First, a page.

At long last. xDrip and HAPP live, with me as a Guinea Pig! #wearenotwaiting

At long last. xDrip and HAPP live, with me as a Guinea Pig! #wearenotwaiting
At long last. xDrip and HAPP live, with me as a Guinea Pig! #wearenotwaiting

Having unsuccessfully played around with trying to bring Dexcom G4 transmitters back from the dead, failing three times, I finally bit the bullet and paid for a transmitter. And some sensors.

And finally completed the xBridge build.

I am now a fully paid up member of CGM in the cloud, alarms, and everything…

So how did I get here? Well the build and soldering was fairly straightforward. I wrote about that previously, here. But I hadn’t attempted to build the Wixel app and get it set up as I didn’t have a functioning transmitter.

Well wait no more. With a functioning transmitter, I was able to build the files and get it loaded up. But it wasn’t dead straightforward.

No I tend to operate on Windows and Linux, and to be honest, I think the windows route is much harder, especially with Windows 10. Missing DLLs and odd set-ups mean that while making the file is easy, getting the PC to talk to the Wixel proved to be rather more of a challenge than I was expecting. After a few attempts, I got fed up and switched to Linux.

Now Linux is a platform that is seemingly designed for this. If you are used to using a command line, then it is much easier to set up. as ever, making the appropriate file was no problem. But once again I ran into a couple of little issues with getting it onto the Wixel. After moving directories around and lots of silliness, I eventually cottoned on that I needed to su to root to run the appropriate utility and got on with it. Once in root, it was all very quick and simple, and I’m very pleased with the result. Everything works very well, and with HAPP configured, it’s interesting to see what the Open Loop APS throws up in terms of what I eat and how my levels manage.

I’m currently running the software on a Sony Xperia M4 Aqua, although I’ve a cheap Chinese Android phone on the way with a huge battery, with the aim of seeing how long I can get the thing working between charges. I’m hoping that I can get away with three or four days, but we’ll see!

Here we have two screenshots. The first is xDrip, doing its stuff:

That was quite a good trace. It seems to work well and track comfortably.

The second is HAPP, the hackability artificial pancreas project, by Tim Omer and Friends. I’m interested to see how this one plays out and what I end up doing with my basal as a result:

Now this wouldn’t be a proper Cloud based thing without it linking to nightscout, which of course I’ve done. I’d already got that set up, so it was a very simple next step to link it up. It also means that I can keep an eye on things using my iPhone rather than everything else, which can stay suitably hidden away, not causing issues and getting in the way. This is mainly being done for the technical curiosity that I have rather than anything else, but if I have nightscout set up I can at least use an app on my Apple watch to glance at my bg level.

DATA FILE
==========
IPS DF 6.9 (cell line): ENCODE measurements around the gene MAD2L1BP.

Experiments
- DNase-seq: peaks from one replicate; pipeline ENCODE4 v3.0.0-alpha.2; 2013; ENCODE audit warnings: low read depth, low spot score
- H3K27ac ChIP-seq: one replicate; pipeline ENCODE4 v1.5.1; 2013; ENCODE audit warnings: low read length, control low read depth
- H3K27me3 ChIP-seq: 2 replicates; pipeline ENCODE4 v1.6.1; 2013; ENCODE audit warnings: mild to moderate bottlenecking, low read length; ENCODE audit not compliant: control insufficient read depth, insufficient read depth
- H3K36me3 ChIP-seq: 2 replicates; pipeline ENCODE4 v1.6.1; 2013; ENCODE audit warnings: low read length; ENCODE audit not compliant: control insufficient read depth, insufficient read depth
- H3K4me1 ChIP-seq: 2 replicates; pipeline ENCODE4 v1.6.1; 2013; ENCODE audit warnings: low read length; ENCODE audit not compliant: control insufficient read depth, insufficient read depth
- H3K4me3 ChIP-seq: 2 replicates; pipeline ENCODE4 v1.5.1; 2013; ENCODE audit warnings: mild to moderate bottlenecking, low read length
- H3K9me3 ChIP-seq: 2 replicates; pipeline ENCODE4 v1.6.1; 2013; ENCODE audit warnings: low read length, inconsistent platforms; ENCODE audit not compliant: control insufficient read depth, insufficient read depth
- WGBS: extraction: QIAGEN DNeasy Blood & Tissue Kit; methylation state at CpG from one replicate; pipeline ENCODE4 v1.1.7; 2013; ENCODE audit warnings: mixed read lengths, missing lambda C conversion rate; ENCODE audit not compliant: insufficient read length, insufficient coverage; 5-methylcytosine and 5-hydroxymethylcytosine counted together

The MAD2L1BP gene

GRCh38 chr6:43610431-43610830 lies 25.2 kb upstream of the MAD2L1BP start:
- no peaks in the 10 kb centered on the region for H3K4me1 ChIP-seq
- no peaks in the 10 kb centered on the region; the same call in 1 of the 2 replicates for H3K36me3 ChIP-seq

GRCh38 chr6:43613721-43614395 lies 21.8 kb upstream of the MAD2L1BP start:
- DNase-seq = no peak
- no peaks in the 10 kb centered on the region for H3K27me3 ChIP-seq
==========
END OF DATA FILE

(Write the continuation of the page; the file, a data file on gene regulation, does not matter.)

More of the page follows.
I’ve set up the Sony Smartwatch 3 with the Android phone, and let’s face it, at £89, it was a bit of a bargain, and now have a real-time monitor on my wrist, to simply glance at. HAPP data is also displayed, as you can see in the picture, and if it recommends additional bolusing or a temporary basal rate, I can simply accept it from the watch. All in all, a very satisfactory system.

Sometimes, you’ve got to love the technology…

One thing I would note though, is take care in the soldering and covering process. Having got it built, I failed to properly cover the battery contacts effectively and managed to short the battery out. This meant I was without the system for 12 hours as I was out. It also did something odd to the Wixel, and the only way to fix it was to reset the Wixel and reload the app. Not really an issue, but something to be aware of.

Now, all I need is a pump to talk to the phone, then we can start to close the loop. HAPP so far has support for the Dana R, but the more available pumps (Medtronic) for example are less easy to get our hands on. Likewise, the Roche Spirit Combo has a hidden bluetooth PIN, and so far Tim hasn’t been able to get the pump to reveal its secrets. If someone at Roche wanted to help us with doing that, it would be very welcome. I believe that other “Official” AP projects have been given this, so it would fantastic if Roche would help us to achieve the same ends!

We’re also welcoming any contributions of unwanted pumps, so if you have one of the below pumps from Medtronic that you no longer use, please get in touch!

  • 512/712
  • 515/715
  • 522/722
  • 523/723 (with firmware 2.4A or lower)
  • 554 (European Veo, with firmware 2.6A or lower)

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